|Vietnam’s property price fever is infecting not only locals and the national media. It’s getting foreigners and overseas media hot and bothered as well.|
Singapore-based The Straits Times ran a report in November headlined “Vietnamese feel the pinch of red-hot home prices.” Roger Mitton, the correspondent in Hanoi, tells a story of physician Nguyen Thu Huong who lives with her husband and daughter in a small suburban apartment in Hanoi.
Huong has to pay US$60 a month rent, which is half of her monthly salary, for the 35-year-old apartment.
In another story, Tran Minh Phuong, 23, an accountant at a toy-making company in Ho Chi Minh City (HCMC) says she earns VND1.8 million ($113) a month and has to pay a third of that in rent for her little one-room apartment.
They all dream of owning their own apartments but with property price sky-rocketing that is simply impossible.
Not only locals but about 81,000 expats in Vietnam have also suffered from soaring rents and greedy landlords, even though their income is much higher.
The Financial Times covers the situation in a recent report entitled “Vietnam housing costs go through the roof” by Amy Kazmin.
According to the article, not so long ago a foreigner could rent a house with a backyard and a swimming pool in downtown Ho Chi Minh City for about $2,000 a month.
Those good old days have gone.
Just recently, a foreign business-man found an apartment in the city after a three-month search.
He signed a three-year rent contract and was preparing to move in when the landlord told him he wanted to cancel the deal.
It turned out that someone else was willing to pay twice the price to rent the house.
The poor foreigner was lucky enough to finally secure the apartment by agreeing to increase his rent by half.
The story reflected vividly the shortage of housing for high-income foreigners.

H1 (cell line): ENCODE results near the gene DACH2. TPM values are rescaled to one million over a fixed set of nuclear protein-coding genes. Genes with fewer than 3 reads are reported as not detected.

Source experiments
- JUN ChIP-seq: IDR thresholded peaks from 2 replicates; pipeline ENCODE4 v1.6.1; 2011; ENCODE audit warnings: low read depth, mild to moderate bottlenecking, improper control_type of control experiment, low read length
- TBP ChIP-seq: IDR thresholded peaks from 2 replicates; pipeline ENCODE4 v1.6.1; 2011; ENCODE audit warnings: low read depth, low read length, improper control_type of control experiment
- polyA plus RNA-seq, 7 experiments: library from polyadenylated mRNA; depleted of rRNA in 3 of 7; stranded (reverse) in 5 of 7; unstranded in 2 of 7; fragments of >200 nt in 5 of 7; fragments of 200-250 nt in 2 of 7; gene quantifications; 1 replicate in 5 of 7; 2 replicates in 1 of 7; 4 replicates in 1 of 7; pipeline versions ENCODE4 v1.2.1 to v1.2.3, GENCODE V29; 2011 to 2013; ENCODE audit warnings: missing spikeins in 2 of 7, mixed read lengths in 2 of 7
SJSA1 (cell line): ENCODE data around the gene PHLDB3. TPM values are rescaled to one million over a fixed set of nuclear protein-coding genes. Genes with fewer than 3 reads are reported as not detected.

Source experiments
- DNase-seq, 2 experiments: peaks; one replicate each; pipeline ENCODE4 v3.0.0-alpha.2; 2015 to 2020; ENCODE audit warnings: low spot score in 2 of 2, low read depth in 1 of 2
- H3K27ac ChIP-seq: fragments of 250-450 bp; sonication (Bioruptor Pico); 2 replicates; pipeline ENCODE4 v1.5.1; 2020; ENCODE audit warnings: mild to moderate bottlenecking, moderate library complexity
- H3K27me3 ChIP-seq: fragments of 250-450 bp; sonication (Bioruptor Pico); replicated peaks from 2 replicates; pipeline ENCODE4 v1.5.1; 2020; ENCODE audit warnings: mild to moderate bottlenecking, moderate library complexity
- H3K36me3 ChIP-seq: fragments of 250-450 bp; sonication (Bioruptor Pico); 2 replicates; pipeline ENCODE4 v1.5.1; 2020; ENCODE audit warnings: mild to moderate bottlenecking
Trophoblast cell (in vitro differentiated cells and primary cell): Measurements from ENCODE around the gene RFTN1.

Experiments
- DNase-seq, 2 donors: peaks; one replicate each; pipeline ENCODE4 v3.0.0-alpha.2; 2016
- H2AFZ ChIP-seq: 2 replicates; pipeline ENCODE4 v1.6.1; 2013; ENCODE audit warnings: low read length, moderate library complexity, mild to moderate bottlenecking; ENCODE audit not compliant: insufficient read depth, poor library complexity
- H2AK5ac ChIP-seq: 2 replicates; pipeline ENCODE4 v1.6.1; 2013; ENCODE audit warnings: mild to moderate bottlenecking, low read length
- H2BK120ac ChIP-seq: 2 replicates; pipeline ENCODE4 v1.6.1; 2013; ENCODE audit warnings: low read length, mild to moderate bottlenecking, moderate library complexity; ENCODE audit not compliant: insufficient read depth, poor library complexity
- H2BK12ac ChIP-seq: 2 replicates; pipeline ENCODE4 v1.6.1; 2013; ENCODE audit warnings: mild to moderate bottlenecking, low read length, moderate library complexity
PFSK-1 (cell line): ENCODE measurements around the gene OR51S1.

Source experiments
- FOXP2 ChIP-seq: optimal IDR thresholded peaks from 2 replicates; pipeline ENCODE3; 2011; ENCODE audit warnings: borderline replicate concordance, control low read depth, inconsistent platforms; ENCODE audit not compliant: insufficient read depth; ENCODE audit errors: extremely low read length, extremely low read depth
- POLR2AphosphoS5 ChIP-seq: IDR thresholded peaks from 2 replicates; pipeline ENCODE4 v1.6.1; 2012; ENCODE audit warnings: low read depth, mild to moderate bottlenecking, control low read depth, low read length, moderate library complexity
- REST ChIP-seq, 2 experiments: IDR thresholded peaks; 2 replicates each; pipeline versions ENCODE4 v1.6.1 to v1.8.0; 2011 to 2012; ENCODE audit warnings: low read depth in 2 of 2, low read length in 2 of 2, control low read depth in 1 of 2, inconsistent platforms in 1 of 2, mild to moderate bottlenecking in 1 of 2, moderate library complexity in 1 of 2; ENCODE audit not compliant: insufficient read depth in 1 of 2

According to local real estate agents, the high rent in Vietnam would be a shock to anyone who thought he or she could afford a luxury place here.
Vietnam’s booming economy has lured an increasing number of foreigners to the country, creating a high demand for housing.
Meanwhile, according to statistics from CB Richard Ellis (CBRE) real estate agency, HCMC has nearly 400 apartment buildings for rent, 97 percent of which were occupied even though rent soared by 12 percent to 20 percent between late 2006 to mid-2007.
Villas in big cities have enjoyed rent rises by up to 15 percent every year.
Property prices in Vietnam are, in fact, on a par with those in Bangkok and Kuala Lumpur.
The rent rise has discouraged investors.
The Financial Times report quoted Fred Burke from the Baker & McKenzie law firm as saying that housing became a big concern to investors - and law firms - who wanted to transfer staff to Vietnam.
The problem hit not only the newcomers, the report said.
Richard Leech, CBRE executive director, had recently had to move out of his rented house.
His landlord had sold it to another person who wanted to double the rent.
By Thuc Minh
Tuesday, January 15, 2008
xpats not immune to Vietnam property price fever
Posted by Saigon Charlie